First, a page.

What is a dynamic DRT?

The aim of a dynamic DRT is to rationalise public transport by adapting supply more closely to demand with more interesting economic and ecological benefits. Vehicles, reserved via a mobile application, a website or a call centre, replace underused or non-existent fixed lines. Their route is optimised thanks to algorithms.

Step 3: Service extension

The service extension stage is a move to scale aimed at perpetuating DRT to make it a structuring element of the mobility offer in the area in which it operates, to overcome the weaknesses of the existing transport network or to rethink the area’s public transport service plan by opening up poorly connected areas.

This step is used to identify the areas and use cases that best lend themselves to DRT in order to replicate the DRT model. It enables a “tools” strategy to be defined and implemented, following integration logics aimed mainly at replacing deficient fixed lines and/or converting under-utilised services.

The main challenges in extending the service are based on the method of acquiring the DRT software (calls for tender, over-the-counter, etc.), the balance with the rest of the network, integration with the existing network and its tools, performance monitoring and consolidation of service quality criteria.

What indicators should be taken into account at this stage?

  • The same as those of the pilot (step 2)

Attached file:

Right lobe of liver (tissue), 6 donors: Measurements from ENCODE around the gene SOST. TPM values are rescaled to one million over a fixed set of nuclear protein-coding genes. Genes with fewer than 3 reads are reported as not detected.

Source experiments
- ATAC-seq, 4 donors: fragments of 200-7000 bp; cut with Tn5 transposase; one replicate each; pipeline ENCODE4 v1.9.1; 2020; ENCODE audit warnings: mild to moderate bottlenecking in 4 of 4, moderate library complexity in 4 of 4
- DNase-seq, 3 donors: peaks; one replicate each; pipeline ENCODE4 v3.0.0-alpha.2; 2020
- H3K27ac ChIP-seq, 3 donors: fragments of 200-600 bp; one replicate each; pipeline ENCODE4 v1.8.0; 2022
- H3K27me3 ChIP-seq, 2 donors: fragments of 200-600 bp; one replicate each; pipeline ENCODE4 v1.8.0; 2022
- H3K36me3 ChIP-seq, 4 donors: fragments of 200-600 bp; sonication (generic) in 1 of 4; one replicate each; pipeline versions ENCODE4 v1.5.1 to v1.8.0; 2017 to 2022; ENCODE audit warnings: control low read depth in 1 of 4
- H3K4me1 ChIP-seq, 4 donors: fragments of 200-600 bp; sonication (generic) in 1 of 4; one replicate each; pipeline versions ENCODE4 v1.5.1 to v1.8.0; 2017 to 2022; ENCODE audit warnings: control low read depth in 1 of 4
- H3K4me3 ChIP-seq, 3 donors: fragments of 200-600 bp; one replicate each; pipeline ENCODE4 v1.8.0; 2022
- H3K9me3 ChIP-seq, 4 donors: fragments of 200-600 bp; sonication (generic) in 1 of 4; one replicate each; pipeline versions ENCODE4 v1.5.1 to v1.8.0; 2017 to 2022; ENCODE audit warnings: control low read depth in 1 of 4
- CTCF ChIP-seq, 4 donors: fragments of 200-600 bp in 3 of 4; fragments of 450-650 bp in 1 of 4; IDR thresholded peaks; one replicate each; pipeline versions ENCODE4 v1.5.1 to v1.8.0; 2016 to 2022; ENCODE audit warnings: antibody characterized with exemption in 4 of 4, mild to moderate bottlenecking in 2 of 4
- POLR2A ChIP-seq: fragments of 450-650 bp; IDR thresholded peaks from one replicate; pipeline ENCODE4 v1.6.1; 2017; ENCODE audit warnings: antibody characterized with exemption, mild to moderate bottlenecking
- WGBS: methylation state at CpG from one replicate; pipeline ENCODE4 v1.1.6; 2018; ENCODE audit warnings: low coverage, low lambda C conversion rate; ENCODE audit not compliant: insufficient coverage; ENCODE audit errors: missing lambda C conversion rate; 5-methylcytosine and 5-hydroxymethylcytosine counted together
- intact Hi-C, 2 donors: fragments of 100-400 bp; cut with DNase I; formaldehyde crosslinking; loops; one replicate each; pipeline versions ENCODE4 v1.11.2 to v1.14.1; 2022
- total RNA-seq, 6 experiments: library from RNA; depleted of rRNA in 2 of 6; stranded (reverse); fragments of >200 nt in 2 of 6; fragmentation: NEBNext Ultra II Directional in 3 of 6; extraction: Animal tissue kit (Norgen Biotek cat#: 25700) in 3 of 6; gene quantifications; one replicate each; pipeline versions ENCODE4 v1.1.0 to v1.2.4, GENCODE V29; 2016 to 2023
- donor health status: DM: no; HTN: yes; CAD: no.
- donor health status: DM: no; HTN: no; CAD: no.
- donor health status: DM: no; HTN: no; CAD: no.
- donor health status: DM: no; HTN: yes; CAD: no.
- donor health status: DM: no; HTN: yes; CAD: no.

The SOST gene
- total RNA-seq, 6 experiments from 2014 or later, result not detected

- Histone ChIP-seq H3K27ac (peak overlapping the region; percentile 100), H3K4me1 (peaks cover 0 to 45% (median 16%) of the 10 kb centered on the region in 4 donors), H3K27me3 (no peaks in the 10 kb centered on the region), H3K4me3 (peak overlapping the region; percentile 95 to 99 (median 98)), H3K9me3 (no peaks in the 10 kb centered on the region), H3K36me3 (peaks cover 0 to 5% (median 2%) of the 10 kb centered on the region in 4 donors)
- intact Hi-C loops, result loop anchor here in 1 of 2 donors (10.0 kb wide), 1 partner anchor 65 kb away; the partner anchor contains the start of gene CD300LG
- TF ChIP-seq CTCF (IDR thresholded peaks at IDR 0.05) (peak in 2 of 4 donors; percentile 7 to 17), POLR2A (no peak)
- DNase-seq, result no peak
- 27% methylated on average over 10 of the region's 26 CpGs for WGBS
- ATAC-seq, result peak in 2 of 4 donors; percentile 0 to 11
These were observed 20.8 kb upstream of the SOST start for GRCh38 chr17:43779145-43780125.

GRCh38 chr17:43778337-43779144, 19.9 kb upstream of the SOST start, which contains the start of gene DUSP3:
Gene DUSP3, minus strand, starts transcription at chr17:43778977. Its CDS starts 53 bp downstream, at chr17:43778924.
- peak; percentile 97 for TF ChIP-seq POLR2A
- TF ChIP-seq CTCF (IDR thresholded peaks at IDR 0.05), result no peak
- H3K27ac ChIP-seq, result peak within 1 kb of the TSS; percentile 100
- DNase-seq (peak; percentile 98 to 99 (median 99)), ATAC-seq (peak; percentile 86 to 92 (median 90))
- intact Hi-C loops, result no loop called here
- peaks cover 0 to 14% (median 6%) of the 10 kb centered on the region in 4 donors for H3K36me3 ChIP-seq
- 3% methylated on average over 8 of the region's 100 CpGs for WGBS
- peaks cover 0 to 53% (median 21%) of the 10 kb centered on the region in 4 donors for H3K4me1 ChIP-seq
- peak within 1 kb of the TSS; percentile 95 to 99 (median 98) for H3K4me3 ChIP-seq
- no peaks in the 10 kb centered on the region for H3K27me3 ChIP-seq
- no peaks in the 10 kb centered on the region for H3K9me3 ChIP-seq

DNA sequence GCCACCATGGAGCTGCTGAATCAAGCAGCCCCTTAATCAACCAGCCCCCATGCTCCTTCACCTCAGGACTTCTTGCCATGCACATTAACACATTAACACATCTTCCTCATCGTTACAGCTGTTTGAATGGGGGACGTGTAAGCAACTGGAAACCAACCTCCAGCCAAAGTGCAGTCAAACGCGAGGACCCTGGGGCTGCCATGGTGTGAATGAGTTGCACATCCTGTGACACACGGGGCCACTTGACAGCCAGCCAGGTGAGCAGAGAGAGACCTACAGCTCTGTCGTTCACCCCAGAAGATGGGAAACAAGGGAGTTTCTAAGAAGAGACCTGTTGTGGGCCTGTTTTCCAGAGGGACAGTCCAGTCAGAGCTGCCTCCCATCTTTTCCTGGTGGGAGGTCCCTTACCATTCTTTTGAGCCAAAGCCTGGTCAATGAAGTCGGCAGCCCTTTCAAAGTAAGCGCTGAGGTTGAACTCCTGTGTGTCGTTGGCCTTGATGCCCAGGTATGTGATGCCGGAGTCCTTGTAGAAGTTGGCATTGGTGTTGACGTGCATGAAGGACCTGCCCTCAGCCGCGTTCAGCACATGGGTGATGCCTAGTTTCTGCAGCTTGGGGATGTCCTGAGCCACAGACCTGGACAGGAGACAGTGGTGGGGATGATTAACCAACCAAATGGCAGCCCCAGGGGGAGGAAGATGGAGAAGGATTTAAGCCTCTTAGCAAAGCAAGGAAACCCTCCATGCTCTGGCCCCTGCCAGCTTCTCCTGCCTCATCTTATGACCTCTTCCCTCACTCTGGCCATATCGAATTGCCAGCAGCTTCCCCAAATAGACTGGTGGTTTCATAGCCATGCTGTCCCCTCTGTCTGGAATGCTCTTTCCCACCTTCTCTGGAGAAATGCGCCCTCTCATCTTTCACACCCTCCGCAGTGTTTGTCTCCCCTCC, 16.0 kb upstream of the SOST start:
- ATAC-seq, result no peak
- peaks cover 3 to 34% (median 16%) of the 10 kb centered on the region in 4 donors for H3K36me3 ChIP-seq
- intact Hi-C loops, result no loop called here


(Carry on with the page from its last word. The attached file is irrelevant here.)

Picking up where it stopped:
• Acquisition, retention, use, mileage and knowledge of users.

 What questions should be asked before moving on to the next step?

  • Are there other needs or cases of unaddressed uses?
  • What is the capacity to replicate the service operationally in other areas, possibly with different operations or use cases?

Find out more about the service extension set up for Ile-de-France Mobilités by Padam Mobility

Step 4: technical integrations and new use cases

The principle of technical integrations: 

  • Adding new use cases to the existing ADP platform at marginal cost and benefiting from their advantages. In particular, this makes it possible to pool operating and management costs (vehicles, drivers, etc.).
  • To meet specific needs (e.g. transport of healthcare personnel in the event of a health crisis, substitution services in the event of works, occasional / event transport).

Cases of use that can be integrated:

  • Other shared public transport: TPMR, school transport, evening service in stations without reservation, airport shuttles, etc.
  • Occasional transport: transport of healthcare staff in the event of a health crisis, substitute services in the event of works, occasional / event transport (e.g. a concert or football match).